Twenty years ago, I stood nervously in front of a group of reporters. The bombing of a federal building in Oklahoma killed 168 people, including 19 children, shook the entire nation. Our local chapter of the National Association of the Advancement of Colored People (NAACP) took the lead in pushing back against the Islamophobia in media coverage and organized the press conference. The Council of American Islamic Relations (CAIR) had only been established a year before in Washington and their advocacy work had not reached our community in Northern California. In the decades that followed, CAIR has expanded across the country, as Muslim led initiatives have taken the reigns in combatting Islamophobia through political advocacy, interfaith outreach, and education.
And during this time, it has become increasingly rare to see Black American Muslims, and even rarer to see Black American Muslim women, in media or in decision-making capacity in these national efforts. The erasure of Black American Muslims undermines efforts towards developing a unified front in the face of our greatest threat. Groups working in the field must take into account the ways in which their anti-islamophobia work alienates Black American Muslims.
Scholars and experts on Islam in America have drawn upon the analytical framework of critical race theory to explore the "othering" and racialization of Muslims since 9/11. The "us versus them" binary that posits Muslims as the foreign "other" ignores the long history of Muslim in North America, which predates the Declaration of Independence. This binary erases Black American Muslims whose Muslim identity is homegrown, with few ties to trans-national ethnic networks. Black Muslims have critiqued National Muslim organizations that tend to privilege the immigrant and first and second generation American Muslim experiences, as well as trans-national issues. National organizations and leaders that rose to prominence post 9/11 shared the story of coming to the U.S. and becoming American while remaining loyal to cultural and religious identity, often distancing themselves from the narrative of Black American Muslim resistance against white supremacy. The assimilation narrative focused on highlighting how Muslim Americans were "just like" their white neighbors. Many Black Muslims have critiqued immigrants, second, and third generation American Muslims who see their sense of belonging as relative to their acceptance by white Americans, as opposed to connecting their struggle with other minorities. National Muslim organizations and advocacy groups largely led by South Asian and Arab Americans have made important gains and victories in the struggle for civil liberties and media representation, however many have left a wake of disgruntled Black American Muslims former employees, volunteers, and community members.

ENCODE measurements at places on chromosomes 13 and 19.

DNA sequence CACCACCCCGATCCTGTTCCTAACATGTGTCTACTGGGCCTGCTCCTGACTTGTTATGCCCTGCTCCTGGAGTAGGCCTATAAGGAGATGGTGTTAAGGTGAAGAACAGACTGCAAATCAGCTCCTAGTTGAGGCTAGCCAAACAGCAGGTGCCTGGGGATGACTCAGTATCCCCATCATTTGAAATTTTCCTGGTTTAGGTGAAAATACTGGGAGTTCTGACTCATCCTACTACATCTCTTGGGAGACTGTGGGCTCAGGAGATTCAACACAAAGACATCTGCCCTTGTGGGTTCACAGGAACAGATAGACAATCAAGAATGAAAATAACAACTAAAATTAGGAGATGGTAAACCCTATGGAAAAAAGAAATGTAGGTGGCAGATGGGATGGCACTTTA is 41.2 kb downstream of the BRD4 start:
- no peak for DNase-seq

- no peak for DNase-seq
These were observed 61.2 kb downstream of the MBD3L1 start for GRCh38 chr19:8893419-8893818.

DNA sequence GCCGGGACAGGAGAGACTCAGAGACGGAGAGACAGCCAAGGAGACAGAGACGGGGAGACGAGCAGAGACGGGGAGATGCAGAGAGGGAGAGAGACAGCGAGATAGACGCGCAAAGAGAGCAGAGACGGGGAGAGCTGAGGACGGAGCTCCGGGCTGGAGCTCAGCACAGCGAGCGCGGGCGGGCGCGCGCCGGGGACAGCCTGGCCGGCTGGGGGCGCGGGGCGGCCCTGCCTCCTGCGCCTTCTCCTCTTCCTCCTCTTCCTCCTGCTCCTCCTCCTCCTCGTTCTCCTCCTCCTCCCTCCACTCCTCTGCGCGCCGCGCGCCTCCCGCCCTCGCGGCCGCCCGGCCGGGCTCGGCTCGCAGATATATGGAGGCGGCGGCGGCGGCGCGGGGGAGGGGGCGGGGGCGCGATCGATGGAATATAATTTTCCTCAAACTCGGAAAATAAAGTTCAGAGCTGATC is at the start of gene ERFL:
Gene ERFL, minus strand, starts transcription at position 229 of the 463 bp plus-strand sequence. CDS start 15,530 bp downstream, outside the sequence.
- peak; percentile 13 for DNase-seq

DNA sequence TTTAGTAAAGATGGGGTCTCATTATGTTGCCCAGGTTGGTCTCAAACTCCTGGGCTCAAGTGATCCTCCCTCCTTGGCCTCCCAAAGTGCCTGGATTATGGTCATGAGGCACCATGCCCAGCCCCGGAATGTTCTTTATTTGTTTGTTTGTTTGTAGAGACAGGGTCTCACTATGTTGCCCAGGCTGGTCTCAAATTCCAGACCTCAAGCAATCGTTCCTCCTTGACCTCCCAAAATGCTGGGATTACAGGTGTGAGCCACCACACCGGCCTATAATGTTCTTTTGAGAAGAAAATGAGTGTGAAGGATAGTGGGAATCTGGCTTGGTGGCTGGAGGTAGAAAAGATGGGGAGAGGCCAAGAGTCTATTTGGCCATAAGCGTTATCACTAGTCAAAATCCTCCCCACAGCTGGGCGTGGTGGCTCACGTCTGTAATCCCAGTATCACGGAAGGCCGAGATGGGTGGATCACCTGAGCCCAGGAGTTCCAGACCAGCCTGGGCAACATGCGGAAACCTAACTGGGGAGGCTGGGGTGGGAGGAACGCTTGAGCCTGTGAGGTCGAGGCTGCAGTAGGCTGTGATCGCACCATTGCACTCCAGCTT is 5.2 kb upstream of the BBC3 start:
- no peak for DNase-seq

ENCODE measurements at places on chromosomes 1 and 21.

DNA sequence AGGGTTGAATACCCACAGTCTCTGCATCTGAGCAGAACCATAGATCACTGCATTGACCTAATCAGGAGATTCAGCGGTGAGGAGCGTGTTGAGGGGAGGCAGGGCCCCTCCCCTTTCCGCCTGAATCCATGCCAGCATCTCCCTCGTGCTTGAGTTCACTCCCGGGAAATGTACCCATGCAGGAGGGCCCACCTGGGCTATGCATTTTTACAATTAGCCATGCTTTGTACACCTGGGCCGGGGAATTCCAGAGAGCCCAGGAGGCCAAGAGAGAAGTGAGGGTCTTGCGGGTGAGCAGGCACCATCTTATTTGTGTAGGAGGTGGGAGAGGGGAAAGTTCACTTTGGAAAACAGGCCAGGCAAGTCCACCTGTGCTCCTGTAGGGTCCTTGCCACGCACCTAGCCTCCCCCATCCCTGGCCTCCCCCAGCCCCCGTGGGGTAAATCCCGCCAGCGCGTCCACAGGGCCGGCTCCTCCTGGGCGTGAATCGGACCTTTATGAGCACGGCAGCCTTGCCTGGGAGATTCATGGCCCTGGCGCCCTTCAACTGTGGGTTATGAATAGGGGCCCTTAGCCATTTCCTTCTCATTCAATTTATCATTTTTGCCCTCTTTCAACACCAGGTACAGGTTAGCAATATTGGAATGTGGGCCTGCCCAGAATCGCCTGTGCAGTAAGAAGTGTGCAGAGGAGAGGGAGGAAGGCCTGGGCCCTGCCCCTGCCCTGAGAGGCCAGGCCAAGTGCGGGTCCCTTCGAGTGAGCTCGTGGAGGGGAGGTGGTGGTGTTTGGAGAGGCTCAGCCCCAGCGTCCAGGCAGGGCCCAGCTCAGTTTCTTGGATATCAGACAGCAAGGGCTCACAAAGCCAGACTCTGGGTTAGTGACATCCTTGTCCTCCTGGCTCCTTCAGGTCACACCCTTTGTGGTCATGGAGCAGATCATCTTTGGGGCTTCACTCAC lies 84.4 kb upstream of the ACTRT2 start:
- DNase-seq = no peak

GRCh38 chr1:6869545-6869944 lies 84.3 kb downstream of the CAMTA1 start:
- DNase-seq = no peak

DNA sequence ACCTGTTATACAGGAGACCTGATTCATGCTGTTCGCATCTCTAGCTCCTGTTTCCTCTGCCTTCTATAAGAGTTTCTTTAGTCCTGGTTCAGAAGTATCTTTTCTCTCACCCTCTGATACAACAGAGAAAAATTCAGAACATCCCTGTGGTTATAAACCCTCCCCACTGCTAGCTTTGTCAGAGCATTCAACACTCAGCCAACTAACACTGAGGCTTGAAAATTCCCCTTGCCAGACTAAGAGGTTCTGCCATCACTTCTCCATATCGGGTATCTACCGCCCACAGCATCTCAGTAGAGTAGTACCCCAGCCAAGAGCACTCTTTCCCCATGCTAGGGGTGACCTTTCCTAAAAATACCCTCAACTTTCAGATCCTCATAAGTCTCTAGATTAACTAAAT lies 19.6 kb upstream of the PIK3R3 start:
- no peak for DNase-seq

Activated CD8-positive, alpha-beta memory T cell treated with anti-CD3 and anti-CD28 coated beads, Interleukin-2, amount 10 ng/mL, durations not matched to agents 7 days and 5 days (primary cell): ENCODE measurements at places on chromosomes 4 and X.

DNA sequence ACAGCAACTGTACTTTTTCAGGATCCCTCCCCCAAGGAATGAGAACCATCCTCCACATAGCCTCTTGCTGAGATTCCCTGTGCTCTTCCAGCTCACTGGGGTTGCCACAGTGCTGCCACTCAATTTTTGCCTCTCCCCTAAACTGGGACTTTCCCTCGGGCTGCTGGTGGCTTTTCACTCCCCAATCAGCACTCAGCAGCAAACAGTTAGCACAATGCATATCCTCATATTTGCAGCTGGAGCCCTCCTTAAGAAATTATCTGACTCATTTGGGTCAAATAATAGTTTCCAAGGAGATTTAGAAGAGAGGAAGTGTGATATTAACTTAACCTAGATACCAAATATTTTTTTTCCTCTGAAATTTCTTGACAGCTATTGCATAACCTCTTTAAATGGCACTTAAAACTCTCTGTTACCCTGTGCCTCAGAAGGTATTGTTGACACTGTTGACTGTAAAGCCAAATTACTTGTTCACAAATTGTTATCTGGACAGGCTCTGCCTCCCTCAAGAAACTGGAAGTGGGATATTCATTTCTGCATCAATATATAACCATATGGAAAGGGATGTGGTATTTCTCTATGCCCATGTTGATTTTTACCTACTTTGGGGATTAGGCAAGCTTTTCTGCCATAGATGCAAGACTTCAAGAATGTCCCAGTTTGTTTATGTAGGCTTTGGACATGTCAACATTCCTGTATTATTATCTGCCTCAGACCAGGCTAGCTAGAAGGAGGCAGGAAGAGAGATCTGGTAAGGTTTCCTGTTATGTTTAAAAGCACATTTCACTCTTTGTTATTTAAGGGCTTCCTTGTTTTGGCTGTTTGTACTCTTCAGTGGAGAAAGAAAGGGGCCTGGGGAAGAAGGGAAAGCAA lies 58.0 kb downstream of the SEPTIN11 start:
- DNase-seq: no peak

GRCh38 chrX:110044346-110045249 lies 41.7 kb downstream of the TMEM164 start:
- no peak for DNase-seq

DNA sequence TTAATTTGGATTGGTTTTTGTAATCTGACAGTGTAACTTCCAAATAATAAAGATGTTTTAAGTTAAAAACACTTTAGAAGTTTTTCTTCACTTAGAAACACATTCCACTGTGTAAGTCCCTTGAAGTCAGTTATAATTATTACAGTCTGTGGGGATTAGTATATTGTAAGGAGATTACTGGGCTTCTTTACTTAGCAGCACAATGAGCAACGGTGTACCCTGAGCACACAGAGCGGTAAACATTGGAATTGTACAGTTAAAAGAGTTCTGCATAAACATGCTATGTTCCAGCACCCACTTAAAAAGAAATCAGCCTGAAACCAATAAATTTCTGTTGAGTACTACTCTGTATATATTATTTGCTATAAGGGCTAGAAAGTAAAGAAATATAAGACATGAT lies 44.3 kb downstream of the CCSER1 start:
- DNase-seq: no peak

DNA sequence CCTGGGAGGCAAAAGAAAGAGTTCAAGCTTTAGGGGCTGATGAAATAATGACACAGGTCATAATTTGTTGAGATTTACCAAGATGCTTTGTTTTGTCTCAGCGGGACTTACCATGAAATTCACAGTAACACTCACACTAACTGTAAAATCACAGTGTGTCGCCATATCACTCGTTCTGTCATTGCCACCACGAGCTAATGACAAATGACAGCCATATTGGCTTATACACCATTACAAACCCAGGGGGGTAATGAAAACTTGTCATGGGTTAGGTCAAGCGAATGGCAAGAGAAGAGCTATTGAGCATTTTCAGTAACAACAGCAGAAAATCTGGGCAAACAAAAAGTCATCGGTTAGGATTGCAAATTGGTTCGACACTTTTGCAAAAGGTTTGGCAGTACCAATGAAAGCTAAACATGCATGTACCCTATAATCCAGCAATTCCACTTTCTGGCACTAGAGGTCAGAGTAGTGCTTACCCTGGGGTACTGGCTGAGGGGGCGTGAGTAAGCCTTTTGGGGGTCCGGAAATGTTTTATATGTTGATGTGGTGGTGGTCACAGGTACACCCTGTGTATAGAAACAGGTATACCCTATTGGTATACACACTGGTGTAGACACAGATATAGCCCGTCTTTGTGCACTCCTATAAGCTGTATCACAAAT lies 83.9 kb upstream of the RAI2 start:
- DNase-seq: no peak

Black American Muslims have not shied away from pointing out how anti-Islamophobia political advocacy, interfaith work, and media can be harmful to their communities. Black American Muslims have criticized Muslim political advocacy groups which focused solely on issues that relate to Muslims, while letting Black American Muslims fend for themselves on policies and laws that negatively affect them. Within interfaith work, suburban Muslim communities will often focus on Jewish and affluent White Christian denominations, while not building strong ties with working class Black and Latino congregations. Saadia Faruqi raises the question: Can Interfaith Work Lead to Racial Justice? While the absence of Black Muslim voices in political advocacy and interfaith organizing is notable, the most visible areas where Black American Muslims are missing is in media representation.